A call for responsibility, accountability, and compassion in the new year

Ras Smith represents Iowa House district 62, covering part of Waterloo. -promoted by Laura Belin

Christmas, for me, is a season of spiritual tradition, personal reflection, and service to
community. Because my mom is a pastor, I had the fortune of growing up in a faith-filled church community. Today, my own children are blessed to experience a closeness to this family faith that instills in them the importance of loving and serving our fellow humans. This makes the holiday season even more meaningful.

As I reflect upon the year, I think about the thousands of Iowans who stepped up to help one another during a global pandemic. I think about people pouring into communities to clean up, provide food, build shelter, and give moral support in the wake of the devastating derecho. I think about the sacrifices of so many essential workers across the state. This is the unbreakable spirit of Iowa, and why I love living here.

But as I reflect further, my heart also hurts for families across the state who experienced preventable suffering and loss at the hands of poor leadership.

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Most Iowans in Congress supported latest COVID-19 package

The U.S. House and Senate on December 21 approved a $2.3 trillion package to fund the federal government through September 30, 2021 and provide approximately $900 billion in economic stimulus or relief connected to the coronavirus pandemic.

No one in either chamber had time to read the legislation, which was nearly 5,600 pages long, before voting on it. Statements released by Iowans in Congress, which I’ve enclosed below, highlight many of its key provisions. The unemployment and direct payments to families are clearly insufficient to meet the needs of millions of struggling Americans. Senate Republicans blocked aid to state and local governments, many of which are facing budget shortfalls. President-elect Joe Biden has vowed to push for a much larger economic stimulus package early next year.

The legislation headed to President Donald Trump’s desk includes some long overdue changes, such as new limits on “surprise billing” by health care providers for emergency care and some out-of-network care.

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How prison abolition could save rural America

Casey Erixon: Mounting evidence suggests that prisons add little to local economies and may do more harm than good to the rural communities that host them. -promoted by Laura Belin

In the wake of the Democrats’ mixed success in the 2020 elections, many party elites have taken to blaming progressive activists, and Black Lives Matter organizers in particular, for costing the party votes in key rural areas. Most prominently U.S. Representative Abigail Spanberger was characterized as “speaking hard truths” when, on a post-election conference call with House leadership, she claimed that calls by activists to defund the police were used in attack ads against her and other candidates from so-called red districts.

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The case for a simpler, values-driven Democratic Party platform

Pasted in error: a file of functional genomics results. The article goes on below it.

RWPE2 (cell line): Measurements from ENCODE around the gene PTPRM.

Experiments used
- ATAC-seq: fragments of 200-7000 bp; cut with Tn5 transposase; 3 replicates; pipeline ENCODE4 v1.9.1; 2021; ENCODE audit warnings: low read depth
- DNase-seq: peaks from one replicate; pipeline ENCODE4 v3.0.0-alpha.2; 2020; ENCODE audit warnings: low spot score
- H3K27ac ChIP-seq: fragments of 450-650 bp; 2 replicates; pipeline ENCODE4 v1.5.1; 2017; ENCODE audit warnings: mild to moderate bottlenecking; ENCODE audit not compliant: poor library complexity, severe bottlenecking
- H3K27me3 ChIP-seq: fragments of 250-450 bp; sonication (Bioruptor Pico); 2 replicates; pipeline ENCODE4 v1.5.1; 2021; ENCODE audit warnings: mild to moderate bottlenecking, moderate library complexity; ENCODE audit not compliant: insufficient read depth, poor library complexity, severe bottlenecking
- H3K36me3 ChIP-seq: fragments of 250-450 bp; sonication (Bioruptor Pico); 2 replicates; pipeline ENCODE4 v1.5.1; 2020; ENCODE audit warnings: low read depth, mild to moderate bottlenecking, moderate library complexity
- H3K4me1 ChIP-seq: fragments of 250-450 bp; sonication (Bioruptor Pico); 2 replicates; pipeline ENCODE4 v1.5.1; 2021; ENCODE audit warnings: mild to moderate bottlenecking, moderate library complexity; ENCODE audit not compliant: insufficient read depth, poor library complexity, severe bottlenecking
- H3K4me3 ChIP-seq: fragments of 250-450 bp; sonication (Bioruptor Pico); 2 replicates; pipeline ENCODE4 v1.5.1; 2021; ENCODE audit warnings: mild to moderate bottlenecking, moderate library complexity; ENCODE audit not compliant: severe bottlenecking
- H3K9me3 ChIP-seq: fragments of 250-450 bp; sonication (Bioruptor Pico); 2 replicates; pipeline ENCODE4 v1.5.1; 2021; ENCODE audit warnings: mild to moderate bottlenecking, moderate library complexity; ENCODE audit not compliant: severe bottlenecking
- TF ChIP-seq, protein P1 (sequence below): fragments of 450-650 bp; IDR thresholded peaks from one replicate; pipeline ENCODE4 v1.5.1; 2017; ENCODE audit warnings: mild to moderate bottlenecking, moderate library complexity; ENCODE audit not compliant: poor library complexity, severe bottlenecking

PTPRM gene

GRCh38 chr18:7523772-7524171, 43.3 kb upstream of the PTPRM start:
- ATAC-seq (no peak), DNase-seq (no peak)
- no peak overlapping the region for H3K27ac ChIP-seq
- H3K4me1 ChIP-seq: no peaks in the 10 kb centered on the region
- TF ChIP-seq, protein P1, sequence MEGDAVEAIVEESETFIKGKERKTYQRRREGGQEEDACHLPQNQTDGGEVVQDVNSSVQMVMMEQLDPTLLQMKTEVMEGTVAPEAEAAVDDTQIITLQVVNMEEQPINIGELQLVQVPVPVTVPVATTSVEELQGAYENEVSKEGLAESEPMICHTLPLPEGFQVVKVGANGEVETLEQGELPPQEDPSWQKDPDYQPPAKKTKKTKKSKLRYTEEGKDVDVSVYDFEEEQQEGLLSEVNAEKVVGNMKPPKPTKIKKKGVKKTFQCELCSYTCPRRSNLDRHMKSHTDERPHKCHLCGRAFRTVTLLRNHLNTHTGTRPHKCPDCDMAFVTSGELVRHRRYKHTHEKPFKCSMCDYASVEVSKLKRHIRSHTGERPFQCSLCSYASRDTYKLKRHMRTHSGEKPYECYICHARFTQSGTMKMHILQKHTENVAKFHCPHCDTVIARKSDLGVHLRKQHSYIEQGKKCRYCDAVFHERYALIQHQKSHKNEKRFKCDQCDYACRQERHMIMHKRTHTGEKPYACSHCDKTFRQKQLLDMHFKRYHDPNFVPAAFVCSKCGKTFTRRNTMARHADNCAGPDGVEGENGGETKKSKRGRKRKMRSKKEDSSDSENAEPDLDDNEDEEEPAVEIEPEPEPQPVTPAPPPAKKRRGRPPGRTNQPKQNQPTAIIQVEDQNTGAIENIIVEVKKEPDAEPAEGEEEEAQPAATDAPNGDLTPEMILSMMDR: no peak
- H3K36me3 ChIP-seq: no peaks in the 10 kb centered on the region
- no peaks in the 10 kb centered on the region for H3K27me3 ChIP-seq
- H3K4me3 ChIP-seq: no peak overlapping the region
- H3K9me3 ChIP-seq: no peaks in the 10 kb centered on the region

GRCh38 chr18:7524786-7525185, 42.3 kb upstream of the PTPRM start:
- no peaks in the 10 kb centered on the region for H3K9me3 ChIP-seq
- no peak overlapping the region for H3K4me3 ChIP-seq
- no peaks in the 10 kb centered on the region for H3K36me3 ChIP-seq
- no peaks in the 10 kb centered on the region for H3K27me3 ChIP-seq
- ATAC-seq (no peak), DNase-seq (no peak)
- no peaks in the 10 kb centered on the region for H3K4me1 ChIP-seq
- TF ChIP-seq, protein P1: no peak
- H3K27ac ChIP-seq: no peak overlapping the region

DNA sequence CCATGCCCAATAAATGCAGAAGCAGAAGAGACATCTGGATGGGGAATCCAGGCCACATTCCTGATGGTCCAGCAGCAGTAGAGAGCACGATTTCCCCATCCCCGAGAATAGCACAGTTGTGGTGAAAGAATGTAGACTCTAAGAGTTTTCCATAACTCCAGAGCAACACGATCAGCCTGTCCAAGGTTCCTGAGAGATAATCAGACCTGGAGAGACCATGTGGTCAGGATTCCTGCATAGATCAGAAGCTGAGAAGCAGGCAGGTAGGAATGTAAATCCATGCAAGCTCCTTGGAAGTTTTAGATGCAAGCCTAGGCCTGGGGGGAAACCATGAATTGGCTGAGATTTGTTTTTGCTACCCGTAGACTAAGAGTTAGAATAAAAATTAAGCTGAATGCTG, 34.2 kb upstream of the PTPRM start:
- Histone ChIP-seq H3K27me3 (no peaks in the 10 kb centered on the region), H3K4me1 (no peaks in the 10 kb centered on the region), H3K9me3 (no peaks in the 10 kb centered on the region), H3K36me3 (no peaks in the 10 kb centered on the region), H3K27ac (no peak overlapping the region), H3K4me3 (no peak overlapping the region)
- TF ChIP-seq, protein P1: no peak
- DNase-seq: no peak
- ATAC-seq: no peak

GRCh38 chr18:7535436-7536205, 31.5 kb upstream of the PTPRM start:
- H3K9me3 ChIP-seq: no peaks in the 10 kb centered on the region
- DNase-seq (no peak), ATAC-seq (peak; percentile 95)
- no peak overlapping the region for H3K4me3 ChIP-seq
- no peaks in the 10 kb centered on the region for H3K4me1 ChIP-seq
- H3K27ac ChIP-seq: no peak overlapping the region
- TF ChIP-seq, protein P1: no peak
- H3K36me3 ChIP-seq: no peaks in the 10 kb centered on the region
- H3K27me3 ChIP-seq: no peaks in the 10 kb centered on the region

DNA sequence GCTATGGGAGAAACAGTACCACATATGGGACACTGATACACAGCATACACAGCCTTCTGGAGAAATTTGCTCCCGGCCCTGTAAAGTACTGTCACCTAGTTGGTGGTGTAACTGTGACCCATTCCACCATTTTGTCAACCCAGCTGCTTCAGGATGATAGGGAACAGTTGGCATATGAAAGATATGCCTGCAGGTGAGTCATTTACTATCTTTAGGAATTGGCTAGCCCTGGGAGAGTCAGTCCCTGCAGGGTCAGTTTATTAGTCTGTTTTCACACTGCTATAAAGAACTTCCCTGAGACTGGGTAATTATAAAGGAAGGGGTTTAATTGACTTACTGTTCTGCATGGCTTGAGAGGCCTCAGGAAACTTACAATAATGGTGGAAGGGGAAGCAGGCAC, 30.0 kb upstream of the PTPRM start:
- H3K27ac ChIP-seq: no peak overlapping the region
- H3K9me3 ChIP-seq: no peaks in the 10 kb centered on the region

Jeremy Dumkrieger chairs the Woodbury County Democrats. -promoted by Laura Belin

In 2018, the Woodbury County Democrats approved the platform pasted below. It wasn’t perfect, but it was simple. It was intended to be. In fact, it could be simpler.

We wanted something we could put on a palm card to let folks know what we believe. Far too often we are bogged down by complicated rhetoric that serves only to obscure the direct message intended for everyday Iowans.

Soon the Iowa Democratic Party will host the Platform Committee’s work to finalize our state platform. I suggest they ignore specifics and finally see the bigger picture.

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Joe Biden, Theresa Greenfield best to confront challenges facing Iowa

Mitch Henry: The first step toward getting the state and the nation back on track is electing leaders with the vision and experience to deal with the challenges we face. -promoted by Laura Belin

Iowa faces many challenges in the months and years ahead.

On the economic front, our unemployment rate is 6 percent, nearly twice what it was before the COVID-19 pandemic began. The Iowa Leading Indicators Index, a mix of economic metrics showing where our economy is headed, “strongly suggests” that the state economy will weaken through 2021.

In health care, we are moving in the wrong direction both short-term and long-term. In the short-term, our state has been unable to get a handle on the COVID crisis. Eight months into the pandemic, we continue to set records for hospitalizations and cases. Long-term, we are going to have to help the 24,000 Iowans who have lost insurance since 2016.

Then there is the climate crisis. Whether or not you believe this summer’s derecho was a direct result of climate change, all of us can agree that warming temperatures and more severe weather will have a negative impact on our state.

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We live here, too: Dirt road Democrats in the arena

Former Republican C.J. Petersen on the values and issues that drove him to run for the Iowa Senate and become the new chair of the Carroll County Democrats. -promoted by Laura Belin

In the fall of 2010, I knocked on the door of a 70-year-old woman in rural Grundy Center, Iowa. I was there on a mission: get Terry Branstad and Kim Reynolds elected governor and lieutenant governor of Iowa.

The woman was kind, and we discussed the issues of the day–jobs, health care, and her feeling that our state and nation were on the wrong track. “Trust me,” I told her. “Terry Branstad and Kim Reynolds are ready to lead Iowa’s comeback.”

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